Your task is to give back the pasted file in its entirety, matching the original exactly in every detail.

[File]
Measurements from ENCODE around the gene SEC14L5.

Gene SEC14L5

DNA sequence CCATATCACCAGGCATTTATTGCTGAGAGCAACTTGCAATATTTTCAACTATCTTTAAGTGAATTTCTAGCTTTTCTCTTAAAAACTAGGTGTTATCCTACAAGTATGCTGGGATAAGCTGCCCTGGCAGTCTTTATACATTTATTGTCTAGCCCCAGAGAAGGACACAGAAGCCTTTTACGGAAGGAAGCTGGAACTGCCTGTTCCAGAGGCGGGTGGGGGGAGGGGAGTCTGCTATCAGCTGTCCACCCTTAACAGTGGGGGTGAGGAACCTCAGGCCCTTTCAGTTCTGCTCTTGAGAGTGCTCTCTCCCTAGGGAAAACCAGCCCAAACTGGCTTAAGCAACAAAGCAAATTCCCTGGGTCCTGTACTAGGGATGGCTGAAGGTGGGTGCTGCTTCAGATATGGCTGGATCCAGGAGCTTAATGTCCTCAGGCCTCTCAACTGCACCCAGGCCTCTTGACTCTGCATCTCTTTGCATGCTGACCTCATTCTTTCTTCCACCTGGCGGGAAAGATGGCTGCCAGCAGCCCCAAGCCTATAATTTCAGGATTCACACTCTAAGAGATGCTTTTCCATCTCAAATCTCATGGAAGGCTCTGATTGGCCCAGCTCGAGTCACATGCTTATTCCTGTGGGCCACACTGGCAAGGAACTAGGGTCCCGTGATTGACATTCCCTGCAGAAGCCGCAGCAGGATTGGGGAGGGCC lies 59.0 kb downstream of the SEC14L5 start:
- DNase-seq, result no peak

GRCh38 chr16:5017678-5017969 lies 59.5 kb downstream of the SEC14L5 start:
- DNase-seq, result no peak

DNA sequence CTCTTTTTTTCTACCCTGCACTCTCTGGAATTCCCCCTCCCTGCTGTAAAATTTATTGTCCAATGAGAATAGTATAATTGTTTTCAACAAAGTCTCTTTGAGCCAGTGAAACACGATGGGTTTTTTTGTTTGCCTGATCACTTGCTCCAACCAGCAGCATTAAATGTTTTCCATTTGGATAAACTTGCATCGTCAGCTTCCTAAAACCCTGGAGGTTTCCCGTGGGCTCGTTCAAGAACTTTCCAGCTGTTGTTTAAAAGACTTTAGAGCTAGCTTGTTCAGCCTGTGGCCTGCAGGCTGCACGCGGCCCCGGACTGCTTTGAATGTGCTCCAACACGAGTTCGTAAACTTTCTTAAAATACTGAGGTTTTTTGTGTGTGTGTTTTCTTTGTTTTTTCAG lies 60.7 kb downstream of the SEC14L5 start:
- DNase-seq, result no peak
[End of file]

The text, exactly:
Measurements from ENCODE around the gene SEC14L5.

Gene SEC14L5

DNA sequence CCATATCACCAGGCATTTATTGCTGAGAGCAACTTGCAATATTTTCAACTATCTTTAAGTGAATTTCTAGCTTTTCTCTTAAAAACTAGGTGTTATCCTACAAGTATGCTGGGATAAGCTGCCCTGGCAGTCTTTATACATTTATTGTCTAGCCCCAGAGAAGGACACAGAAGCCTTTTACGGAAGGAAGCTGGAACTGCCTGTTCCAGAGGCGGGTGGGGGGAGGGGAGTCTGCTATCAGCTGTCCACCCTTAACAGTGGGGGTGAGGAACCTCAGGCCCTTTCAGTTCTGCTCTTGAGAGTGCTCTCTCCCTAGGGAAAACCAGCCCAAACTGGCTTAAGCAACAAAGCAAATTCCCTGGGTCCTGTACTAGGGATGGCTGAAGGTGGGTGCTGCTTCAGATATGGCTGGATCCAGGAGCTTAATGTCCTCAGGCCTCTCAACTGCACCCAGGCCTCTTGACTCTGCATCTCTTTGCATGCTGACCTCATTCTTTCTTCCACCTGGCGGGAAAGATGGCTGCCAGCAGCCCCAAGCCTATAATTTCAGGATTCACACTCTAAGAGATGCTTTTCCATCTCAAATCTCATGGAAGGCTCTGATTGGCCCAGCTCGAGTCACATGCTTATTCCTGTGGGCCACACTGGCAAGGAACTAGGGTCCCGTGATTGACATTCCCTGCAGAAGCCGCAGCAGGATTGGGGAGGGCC lies 59.0 kb downstream of the SEC14L5 start:
- DNase-seq, result no peak

GRCh38 chr16:5017678-5017969 lies 59.5 kb downstream of the SEC14L5 start:
- DNase-seq, result no peak

DNA sequence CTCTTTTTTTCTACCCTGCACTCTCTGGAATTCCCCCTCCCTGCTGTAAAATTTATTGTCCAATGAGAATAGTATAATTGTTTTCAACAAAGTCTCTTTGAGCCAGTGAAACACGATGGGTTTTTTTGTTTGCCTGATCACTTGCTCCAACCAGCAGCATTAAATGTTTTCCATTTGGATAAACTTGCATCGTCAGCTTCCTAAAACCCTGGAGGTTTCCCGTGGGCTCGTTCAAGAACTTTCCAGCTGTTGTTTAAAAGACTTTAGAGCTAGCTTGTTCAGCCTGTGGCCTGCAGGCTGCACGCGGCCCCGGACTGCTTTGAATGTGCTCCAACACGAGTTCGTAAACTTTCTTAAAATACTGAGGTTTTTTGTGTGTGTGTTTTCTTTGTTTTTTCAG lies 60.7 kb downstream of the SEC14L5 start:
- DNase-seq, result no peak